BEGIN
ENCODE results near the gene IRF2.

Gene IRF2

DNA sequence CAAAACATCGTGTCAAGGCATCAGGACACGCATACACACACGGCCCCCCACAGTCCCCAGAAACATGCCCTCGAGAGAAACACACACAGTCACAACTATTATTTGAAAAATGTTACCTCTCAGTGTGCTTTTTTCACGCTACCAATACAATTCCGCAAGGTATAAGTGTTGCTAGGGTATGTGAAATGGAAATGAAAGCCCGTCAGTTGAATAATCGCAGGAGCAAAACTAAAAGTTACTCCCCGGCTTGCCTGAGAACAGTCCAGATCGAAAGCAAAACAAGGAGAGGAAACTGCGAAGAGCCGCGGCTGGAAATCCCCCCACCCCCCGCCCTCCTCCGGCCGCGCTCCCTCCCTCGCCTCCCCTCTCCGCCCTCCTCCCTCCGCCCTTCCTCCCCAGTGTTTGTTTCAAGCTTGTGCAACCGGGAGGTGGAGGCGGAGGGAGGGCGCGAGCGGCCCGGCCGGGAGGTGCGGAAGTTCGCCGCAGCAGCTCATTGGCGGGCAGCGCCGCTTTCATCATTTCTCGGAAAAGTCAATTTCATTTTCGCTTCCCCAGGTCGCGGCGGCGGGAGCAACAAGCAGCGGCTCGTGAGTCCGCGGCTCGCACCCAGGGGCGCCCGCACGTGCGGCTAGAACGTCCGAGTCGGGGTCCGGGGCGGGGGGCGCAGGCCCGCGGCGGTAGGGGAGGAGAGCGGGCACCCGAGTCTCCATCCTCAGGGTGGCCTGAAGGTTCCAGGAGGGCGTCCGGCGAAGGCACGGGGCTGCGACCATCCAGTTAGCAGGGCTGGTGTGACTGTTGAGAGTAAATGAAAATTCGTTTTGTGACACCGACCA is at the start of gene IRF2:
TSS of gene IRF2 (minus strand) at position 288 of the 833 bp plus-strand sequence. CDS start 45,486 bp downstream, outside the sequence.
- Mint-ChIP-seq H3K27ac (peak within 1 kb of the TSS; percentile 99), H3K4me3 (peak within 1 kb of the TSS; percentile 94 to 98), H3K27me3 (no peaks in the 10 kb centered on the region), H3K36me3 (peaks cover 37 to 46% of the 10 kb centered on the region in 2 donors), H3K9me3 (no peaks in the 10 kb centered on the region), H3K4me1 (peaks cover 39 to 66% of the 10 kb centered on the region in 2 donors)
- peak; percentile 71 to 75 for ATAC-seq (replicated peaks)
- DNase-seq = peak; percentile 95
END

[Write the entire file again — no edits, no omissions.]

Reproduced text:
ENCODE results near the gene IRF2.

Gene IRF2

DNA sequence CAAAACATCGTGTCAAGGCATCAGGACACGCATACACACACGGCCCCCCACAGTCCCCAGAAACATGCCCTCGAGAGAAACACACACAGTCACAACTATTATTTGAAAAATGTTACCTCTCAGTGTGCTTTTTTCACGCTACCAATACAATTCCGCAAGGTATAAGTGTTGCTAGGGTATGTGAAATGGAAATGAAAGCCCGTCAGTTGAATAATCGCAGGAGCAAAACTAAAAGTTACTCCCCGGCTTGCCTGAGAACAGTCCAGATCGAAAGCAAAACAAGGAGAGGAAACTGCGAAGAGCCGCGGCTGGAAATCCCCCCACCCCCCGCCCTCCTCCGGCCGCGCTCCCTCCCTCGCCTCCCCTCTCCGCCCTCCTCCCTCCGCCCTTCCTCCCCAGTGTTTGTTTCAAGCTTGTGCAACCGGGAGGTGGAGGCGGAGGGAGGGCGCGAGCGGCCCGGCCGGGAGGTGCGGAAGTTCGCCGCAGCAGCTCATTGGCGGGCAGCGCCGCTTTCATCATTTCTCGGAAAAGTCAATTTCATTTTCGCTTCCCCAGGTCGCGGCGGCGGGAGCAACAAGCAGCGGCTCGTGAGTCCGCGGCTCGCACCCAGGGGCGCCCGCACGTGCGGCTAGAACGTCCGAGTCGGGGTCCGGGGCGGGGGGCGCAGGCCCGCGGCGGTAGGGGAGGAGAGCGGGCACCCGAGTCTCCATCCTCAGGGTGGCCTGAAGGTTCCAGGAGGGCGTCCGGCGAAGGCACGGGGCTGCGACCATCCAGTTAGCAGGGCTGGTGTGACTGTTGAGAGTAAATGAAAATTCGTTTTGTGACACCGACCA is at the start of gene IRF2:
TSS of gene IRF2 (minus strand) at position 288 of the 833 bp plus-strand sequence. CDS start 45,486 bp downstream, outside the sequence.
- Mint-ChIP-seq H3K27ac (peak within 1 kb of the TSS; percentile 99), H3K4me3 (peak within 1 kb of the TSS; percentile 94 to 98), H3K27me3 (no peaks in the 10 kb centered on the region), H3K36me3 (peaks cover 37 to 46% of the 10 kb centered on the region in 2 donors), H3K9me3 (no peaks in the 10 kb centered on the region), H3K4me1 (peaks cover 39 to 66% of the 10 kb centered on the region in 2 donors)
- peak; percentile 71 to 75 for ATAC-seq (replicated peaks)
- DNase-seq = peak; percentile 95